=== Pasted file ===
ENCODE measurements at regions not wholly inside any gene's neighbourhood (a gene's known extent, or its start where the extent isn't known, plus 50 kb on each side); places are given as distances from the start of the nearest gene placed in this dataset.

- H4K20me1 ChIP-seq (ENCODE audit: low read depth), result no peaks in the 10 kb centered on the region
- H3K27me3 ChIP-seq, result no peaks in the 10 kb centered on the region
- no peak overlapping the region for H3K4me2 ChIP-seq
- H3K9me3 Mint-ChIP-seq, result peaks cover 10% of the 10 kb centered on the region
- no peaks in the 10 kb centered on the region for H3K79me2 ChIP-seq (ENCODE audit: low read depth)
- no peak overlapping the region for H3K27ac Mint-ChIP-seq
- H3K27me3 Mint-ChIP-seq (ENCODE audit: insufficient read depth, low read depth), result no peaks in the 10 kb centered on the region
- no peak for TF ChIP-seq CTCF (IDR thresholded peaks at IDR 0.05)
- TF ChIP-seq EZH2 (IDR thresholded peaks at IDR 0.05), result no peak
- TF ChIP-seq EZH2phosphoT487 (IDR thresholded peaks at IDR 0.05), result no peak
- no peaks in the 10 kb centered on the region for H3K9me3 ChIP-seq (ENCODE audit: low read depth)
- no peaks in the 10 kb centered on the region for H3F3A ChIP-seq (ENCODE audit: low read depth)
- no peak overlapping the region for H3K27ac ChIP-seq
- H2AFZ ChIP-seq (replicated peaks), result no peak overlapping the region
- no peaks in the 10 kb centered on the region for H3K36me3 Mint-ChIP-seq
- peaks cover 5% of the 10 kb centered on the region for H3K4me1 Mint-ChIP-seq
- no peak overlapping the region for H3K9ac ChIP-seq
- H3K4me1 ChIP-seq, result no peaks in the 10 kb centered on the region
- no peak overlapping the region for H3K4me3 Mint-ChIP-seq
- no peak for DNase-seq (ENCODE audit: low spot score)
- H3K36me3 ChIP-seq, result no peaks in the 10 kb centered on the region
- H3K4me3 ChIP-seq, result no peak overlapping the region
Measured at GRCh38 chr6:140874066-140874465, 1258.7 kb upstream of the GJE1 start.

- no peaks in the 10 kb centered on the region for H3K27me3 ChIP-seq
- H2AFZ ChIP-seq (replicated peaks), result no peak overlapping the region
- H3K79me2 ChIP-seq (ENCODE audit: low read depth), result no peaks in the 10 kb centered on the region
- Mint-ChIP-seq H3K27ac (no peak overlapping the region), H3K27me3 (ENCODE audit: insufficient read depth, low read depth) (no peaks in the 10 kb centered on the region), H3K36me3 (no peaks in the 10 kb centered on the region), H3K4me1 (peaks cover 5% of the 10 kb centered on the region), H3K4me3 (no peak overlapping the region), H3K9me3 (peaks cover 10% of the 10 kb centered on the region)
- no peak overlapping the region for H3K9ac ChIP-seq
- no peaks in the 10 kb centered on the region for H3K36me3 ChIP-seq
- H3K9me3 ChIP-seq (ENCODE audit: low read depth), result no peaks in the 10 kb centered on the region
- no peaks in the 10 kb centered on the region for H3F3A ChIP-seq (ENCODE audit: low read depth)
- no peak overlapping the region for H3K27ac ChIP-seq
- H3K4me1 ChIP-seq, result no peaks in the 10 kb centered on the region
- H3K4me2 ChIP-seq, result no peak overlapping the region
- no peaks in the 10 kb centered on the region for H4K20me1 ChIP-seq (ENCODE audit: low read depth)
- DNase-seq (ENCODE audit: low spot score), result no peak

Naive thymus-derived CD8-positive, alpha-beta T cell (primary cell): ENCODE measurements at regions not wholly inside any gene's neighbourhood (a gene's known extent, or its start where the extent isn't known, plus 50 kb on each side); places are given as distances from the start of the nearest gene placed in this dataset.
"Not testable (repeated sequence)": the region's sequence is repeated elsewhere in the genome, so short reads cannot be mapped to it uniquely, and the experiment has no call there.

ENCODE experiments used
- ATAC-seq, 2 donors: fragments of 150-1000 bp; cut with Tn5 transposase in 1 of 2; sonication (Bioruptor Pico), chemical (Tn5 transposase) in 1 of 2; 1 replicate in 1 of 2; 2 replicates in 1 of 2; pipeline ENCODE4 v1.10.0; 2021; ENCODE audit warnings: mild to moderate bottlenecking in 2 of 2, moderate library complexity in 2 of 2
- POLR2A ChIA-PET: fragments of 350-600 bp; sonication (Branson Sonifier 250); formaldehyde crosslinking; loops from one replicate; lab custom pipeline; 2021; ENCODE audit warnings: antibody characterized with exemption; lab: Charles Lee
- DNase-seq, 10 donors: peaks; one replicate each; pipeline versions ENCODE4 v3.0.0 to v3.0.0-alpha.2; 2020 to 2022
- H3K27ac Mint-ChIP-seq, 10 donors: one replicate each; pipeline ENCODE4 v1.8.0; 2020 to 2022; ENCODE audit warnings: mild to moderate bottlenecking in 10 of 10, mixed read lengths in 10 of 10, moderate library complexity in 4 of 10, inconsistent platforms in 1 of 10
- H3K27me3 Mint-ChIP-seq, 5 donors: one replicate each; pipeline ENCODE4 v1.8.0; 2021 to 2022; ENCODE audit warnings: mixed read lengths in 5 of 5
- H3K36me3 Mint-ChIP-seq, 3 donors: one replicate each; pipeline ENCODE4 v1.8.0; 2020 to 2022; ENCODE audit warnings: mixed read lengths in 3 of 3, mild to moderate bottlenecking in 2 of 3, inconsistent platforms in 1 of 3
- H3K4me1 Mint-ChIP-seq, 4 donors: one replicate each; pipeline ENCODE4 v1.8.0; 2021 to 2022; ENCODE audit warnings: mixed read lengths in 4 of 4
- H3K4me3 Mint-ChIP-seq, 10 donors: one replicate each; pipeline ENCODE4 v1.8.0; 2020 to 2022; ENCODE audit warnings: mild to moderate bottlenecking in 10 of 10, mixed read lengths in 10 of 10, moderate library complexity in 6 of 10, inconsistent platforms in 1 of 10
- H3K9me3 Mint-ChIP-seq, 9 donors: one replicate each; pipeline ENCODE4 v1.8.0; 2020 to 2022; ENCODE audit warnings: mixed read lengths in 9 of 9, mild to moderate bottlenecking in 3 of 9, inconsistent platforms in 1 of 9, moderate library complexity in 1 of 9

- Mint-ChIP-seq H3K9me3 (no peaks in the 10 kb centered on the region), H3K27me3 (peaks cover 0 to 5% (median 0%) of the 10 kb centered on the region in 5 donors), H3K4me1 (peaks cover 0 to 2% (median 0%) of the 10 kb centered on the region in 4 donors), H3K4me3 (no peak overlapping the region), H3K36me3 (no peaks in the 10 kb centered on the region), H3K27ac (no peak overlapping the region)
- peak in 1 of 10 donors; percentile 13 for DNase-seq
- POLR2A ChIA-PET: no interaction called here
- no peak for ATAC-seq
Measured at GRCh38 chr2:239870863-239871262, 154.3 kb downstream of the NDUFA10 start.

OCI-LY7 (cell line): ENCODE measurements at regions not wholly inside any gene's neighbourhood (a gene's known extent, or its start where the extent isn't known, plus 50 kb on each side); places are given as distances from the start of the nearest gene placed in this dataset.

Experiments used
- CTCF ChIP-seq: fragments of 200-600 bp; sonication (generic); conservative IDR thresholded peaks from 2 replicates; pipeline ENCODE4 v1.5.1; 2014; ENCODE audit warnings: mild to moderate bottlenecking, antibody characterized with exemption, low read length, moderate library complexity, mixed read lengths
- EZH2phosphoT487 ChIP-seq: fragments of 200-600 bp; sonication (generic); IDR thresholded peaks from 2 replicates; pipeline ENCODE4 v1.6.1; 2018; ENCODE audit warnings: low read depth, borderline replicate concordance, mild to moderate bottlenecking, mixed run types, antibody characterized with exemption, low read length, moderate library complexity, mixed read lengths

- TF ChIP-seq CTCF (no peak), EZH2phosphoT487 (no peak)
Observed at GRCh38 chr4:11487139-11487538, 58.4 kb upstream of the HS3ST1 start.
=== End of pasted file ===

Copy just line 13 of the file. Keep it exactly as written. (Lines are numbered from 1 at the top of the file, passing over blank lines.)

- no peaks in the 10 kb centered on the region for H3F3A ChIP-seq (ENCODE audit: low read depth)